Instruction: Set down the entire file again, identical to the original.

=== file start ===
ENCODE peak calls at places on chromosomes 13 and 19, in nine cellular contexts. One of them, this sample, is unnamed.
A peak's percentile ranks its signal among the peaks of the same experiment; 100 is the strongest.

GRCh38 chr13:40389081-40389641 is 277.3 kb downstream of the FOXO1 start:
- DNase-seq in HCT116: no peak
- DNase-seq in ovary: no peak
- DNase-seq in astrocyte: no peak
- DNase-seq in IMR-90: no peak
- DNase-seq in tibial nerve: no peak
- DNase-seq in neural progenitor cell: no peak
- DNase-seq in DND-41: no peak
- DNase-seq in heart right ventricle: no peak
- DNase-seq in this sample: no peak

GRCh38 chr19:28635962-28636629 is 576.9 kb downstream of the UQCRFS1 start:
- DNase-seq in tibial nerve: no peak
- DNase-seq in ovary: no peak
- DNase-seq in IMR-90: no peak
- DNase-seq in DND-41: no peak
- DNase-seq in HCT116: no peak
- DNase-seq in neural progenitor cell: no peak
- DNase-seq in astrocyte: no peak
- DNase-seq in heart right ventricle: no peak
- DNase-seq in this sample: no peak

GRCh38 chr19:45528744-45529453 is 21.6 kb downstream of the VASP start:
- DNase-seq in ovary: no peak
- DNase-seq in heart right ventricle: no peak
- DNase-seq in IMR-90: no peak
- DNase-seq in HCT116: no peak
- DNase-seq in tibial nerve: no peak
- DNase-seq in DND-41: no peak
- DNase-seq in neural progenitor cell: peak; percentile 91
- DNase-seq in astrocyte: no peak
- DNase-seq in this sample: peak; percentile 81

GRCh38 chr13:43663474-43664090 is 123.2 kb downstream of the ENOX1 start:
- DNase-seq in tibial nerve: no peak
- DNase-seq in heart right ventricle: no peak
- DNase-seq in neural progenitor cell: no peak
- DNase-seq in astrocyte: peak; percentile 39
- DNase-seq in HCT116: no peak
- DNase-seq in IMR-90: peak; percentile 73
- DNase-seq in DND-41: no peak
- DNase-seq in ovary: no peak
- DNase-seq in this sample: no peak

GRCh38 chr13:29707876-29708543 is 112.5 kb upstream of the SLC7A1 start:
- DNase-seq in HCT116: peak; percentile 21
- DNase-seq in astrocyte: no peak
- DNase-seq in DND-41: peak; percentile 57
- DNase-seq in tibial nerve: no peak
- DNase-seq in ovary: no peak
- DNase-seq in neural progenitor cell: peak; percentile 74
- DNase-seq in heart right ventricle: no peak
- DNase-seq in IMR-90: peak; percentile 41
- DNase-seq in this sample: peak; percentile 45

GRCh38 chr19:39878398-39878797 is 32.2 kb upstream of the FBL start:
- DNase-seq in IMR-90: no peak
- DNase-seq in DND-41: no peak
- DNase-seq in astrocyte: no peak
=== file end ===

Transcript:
ENCODE peak calls at places on chromosomes 13 and 19, in nine cellular contexts. One of them, this sample, is unnamed.
A peak's percentile ranks its signal among the peaks of the same experiment; 100 is the strongest.

GRCh38 chr13:40389081-40389641 is 277.3 kb downstream of the FOXO1 start:
- DNase-seq in HCT116: no peak
- DNase-seq in ovary: no peak
- DNase-seq in astrocyte: no peak
- DNase-seq in IMR-90: no peak
- DNase-seq in tibial nerve: no peak
- DNase-seq in neural progenitor cell: no peak
- DNase-seq in DND-41: no peak
- DNase-seq in heart right ventricle: no peak
- DNase-seq in this sample: no peak

GRCh38 chr19:28635962-28636629 is 576.9 kb downstream of the UQCRFS1 start:
- DNase-seq in tibial nerve: no peak
- DNase-seq in ovary: no peak
- DNase-seq in IMR-90: no peak
- DNase-seq in DND-41: no peak
- DNase-seq in HCT116: no peak
- DNase-seq in neural progenitor cell: no peak
- DNase-seq in astrocyte: no peak
- DNase-seq in heart right ventricle: no peak
- DNase-seq in this sample: no peak

GRCh38 chr19:45528744-45529453 is 21.6 kb downstream of the VASP start:
- DNase-seq in ovary: no peak
- DNase-seq in heart right ventricle: no peak
- DNase-seq in IMR-90: no peak
- DNase-seq in HCT116: no peak
- DNase-seq in tibial nerve: no peak
- DNase-seq in DND-41: no peak
- DNase-seq in neural progenitor cell: peak; percentile 91
- DNase-seq in astrocyte: no peak
- DNase-seq in this sample: peak; percentile 81

GRCh38 chr13:43663474-43664090 is 123.2 kb downstream of the ENOX1 start:
- DNase-seq in tibial nerve: no peak
- DNase-seq in heart right ventricle: no peak
- DNase-seq in neural progenitor cell: no peak
- DNase-seq in astrocyte: peak; percentile 39
- DNase-seq in HCT116: no peak
- DNase-seq in IMR-90: peak; percentile 73
- DNase-seq in DND-41: no peak
- DNase-seq in ovary: no peak
- DNase-seq in this sample: no peak

GRCh38 chr13:29707876-29708543 is 112.5 kb upstream of the SLC7A1 start:
- DNase-seq in HCT116: peak; percentile 21
- DNase-seq in astrocyte: no peak
- DNase-seq in DND-41: peak; percentile 57
- DNase-seq in tibial nerve: no peak
- DNase-seq in ovary: no peak
- DNase-seq in neural progenitor cell: peak; percentile 74
- DNase-seq in heart right ventricle: no peak
- DNase-seq in IMR-90: peak; percentile 41
- DNase-seq in this sample: peak; percentile 45

GRCh38 chr19:39878398-39878797 is 32.2 kb upstream of the FBL start:
- DNase-seq in IMR-90: no peak
- DNase-seq in DND-41: no peak
- DNase-seq in astrocyte: no peak